Does God Change His Mind?

I don't watch network news anymore, so my exposure to the mainstream media is typically through radio. But what I've heard lately leads me to believe that there are at least a few media pundits out there who think that the Catholic Church, in picking the next Pope, ought to pick one who might be willing to soften the Church's stance on abortion and birth control.

A point was made that it seems contradictory to find, in polls, that a great many Catholics do not believe that birth control is a sin (or at least use it anyway), and yet discover the immense support for, and adoration of Pope John Paul II - and that contradiction can't be good for the church.

I, personally, don't consider these contradictions. But what I'm curious to understand is: what would a person with this viewpoint think would happen if such a Pope were chosen? Let's imagine for a moment that Pope Bill Clinton the 1st was ordained. In an appeal to popular beliefs and higher polling numbers, he decides to sanction first-term abortions, and most forms of contraceptives. My question is: What difference would it make?

If I think Pope John Paul II was a brilliant, inspiring, and spiritual man who was "correct" in his views on abortion and birth control (meaning he understood what God wants of us), then what could Pope Bill Clinton do to change that? Could he convince me that his predecessor - and thus the entire Church - was wrong? Or would he convince me that times have changed, and that even God has changed - He's reconsidered things, and decided it was time to soften His stance.

Similarly, even if I think that Pope John Paul II was a brilliant, inspiring, and spiritual man who was "INcorrect" in his views on abortion and birth control, changing the Church's position doesn't mean changing MY position. Abortion is what it is. The various methods of birth control are what they are. By changing the official position of the Church, one is changing the Church itself.

Perhaps this new church would have a different set of followers. Perhaps some would remain. But I don't know that anyone's mind would change. Those who today believe that Pope John Paul II was speaking on behalf of God would probably continue to believe this. And those who today believe that Pope John Paul II was wrong, will continue to believe so.

Am I wrong?

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No I don’t think this

No I don’t think this would be an explanation of high rate of Birth control use in Latin America. I don’t know the actual numbers of birth control usage or illegal abortions in Latin America, but I would guess they are less than in the US (I definitely could be wrong, but I would be surprised. If anyone has these figures; they would be interesting), and I would attribute that to a more religious culture.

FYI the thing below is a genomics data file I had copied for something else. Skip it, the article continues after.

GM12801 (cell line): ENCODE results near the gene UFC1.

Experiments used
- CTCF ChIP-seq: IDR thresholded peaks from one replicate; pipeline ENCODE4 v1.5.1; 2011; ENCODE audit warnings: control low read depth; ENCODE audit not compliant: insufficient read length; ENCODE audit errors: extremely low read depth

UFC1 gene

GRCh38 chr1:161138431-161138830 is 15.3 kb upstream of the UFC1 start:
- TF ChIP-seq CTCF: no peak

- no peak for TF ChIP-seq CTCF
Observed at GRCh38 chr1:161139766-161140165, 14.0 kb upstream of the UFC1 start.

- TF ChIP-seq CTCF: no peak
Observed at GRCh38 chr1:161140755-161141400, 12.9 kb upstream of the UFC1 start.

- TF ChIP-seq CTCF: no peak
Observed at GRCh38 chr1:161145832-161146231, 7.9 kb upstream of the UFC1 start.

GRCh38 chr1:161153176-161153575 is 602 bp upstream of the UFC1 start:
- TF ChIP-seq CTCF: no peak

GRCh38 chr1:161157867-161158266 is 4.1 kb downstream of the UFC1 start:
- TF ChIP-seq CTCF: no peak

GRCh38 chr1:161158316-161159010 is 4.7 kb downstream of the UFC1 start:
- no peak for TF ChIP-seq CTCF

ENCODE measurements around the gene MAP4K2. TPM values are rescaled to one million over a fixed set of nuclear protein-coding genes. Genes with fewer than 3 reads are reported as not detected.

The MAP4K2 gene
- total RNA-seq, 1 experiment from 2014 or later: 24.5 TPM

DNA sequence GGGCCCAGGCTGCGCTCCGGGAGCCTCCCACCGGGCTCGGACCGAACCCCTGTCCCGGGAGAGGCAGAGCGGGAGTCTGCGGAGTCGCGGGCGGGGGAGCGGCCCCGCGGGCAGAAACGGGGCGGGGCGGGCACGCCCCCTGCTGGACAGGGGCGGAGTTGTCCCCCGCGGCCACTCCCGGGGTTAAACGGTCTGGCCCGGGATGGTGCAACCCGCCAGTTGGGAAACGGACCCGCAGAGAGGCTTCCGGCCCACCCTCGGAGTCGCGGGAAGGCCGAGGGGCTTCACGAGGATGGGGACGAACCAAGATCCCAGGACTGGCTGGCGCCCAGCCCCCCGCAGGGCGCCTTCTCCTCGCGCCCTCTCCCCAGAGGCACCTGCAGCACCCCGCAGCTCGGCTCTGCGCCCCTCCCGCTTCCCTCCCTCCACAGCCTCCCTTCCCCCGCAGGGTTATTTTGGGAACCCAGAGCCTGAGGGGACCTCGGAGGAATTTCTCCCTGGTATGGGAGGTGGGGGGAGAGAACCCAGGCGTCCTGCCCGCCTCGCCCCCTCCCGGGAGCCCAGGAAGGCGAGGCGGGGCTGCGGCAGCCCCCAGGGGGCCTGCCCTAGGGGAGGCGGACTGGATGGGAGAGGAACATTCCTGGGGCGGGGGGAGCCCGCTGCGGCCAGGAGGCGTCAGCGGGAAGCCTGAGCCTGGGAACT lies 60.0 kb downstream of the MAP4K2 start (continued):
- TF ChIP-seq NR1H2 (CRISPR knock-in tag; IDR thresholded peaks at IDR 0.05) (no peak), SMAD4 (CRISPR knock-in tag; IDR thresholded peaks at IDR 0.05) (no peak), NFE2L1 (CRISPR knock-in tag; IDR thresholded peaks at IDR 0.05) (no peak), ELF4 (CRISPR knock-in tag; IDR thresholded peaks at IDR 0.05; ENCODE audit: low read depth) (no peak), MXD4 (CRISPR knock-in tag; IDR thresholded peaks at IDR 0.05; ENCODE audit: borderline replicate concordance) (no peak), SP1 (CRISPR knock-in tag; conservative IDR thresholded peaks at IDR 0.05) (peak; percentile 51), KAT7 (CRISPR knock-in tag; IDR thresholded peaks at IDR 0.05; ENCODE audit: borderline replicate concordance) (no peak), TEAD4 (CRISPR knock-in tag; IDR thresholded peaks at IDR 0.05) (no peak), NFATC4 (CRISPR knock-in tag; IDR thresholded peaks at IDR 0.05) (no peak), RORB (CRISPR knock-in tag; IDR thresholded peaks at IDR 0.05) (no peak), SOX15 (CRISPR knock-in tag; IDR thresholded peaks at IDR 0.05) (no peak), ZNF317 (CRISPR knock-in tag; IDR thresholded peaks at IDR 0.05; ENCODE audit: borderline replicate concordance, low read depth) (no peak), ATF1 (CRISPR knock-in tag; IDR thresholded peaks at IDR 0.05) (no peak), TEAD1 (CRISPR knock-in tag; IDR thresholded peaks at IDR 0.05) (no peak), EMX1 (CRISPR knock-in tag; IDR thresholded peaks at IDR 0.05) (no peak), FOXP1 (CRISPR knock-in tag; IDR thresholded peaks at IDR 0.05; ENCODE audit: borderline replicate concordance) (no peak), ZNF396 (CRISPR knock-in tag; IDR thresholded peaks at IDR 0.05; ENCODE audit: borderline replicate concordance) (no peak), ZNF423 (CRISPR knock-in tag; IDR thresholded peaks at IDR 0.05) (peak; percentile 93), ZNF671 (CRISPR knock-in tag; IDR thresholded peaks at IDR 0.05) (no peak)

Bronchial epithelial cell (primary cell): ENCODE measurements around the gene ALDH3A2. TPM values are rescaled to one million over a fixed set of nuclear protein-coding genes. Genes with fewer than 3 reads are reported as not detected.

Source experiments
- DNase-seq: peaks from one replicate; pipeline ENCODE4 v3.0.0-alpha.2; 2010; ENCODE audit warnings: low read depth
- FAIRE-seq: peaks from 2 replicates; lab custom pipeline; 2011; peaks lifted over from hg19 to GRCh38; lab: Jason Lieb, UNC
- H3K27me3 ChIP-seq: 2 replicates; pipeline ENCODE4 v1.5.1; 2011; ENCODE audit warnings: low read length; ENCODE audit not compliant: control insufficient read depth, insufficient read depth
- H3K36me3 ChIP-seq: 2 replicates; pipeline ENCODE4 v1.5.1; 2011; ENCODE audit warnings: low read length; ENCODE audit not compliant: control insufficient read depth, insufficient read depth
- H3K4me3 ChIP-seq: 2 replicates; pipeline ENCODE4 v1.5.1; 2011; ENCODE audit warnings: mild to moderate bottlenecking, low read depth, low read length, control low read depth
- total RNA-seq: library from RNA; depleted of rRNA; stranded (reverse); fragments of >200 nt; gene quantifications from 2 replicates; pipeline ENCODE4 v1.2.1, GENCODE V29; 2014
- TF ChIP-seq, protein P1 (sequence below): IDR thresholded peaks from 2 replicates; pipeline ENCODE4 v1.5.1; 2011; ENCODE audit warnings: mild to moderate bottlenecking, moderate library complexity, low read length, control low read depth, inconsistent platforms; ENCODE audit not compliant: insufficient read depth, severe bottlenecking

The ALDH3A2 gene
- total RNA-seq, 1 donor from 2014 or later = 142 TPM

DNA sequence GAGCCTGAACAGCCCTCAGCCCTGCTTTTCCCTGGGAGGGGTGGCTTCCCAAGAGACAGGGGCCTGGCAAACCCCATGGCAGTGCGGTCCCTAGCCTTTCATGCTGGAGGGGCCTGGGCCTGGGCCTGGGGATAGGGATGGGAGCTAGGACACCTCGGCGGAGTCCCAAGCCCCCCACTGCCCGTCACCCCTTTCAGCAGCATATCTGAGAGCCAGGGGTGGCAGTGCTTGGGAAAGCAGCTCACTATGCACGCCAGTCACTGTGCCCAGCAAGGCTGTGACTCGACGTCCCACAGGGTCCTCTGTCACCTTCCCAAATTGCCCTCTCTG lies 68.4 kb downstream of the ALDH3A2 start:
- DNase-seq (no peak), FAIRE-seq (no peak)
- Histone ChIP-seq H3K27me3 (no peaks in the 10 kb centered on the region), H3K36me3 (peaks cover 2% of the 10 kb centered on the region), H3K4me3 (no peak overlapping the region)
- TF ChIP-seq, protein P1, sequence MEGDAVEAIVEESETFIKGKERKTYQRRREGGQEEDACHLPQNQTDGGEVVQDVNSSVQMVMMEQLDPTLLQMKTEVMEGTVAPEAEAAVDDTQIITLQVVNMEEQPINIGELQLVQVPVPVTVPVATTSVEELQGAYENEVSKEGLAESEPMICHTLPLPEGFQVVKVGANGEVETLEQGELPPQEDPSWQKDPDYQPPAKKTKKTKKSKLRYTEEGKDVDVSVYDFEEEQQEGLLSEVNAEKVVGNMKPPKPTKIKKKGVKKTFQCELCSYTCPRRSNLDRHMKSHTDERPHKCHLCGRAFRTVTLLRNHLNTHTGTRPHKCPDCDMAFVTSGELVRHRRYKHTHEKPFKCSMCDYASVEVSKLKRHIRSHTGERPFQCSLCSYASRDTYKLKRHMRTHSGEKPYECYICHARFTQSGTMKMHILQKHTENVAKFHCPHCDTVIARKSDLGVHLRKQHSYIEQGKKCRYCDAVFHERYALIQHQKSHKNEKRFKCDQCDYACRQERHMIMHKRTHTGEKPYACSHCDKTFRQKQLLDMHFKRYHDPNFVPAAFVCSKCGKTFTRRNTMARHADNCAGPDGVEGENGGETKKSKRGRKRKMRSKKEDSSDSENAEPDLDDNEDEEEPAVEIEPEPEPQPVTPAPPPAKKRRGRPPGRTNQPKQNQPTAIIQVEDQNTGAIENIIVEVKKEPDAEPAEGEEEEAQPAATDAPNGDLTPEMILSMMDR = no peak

I’m also not certain that birth control usage and abortion rates can be directly correlated to the beliefs of a group of individuals. Sometimes someone will do somethings that he or she believes is sinful because he or she feel unable to handle a situation or temptation.

Thea, 70% approval rate

Thea,

70% approval rate seems to be the average across Latin America. In some countries like Colombia its around ~85%. They appear to realize that opposition to birth control, is, well, fucking stupid. The RCC is way out of step on that issue throughout the Americas and Europe.

As to abortion, its common in Latin America, especially in countries like Brazil, Argentina, Chile, Venezuela.

Thea, Which explains the

Thea,

Which explains the ready acceptance and high rate of birth control use in Latin America?

Also note that "illegal" abortions are very, very common in Latin America.

I think that a pope that

I think that a pope that supported Birth Control and/or abortion would cause many to leave the church if not an outright schism. I know I wouldn't feel comfortable communing in a faith that held these beliefs, and I would not consider myself an extremely conservative Catholic.

A note on those polls, I think that they blow out of proportion the actual number of "progressive" Catholics. They generally are of American Catholics, which I would wager are far more "progressive" that Catholics in say Africa or Southern America. Additionally, I would guess that the vast majority of those polled live in urban areas which tend to be more "progressive" than more rural areas.

Petro, Yeah, that's one way

Petro,

Yeah, that's one way to explain it. Another way is to accept the reality that Christianity is a human-created institution and that the Bible is a culturally-constructed document.

I think the official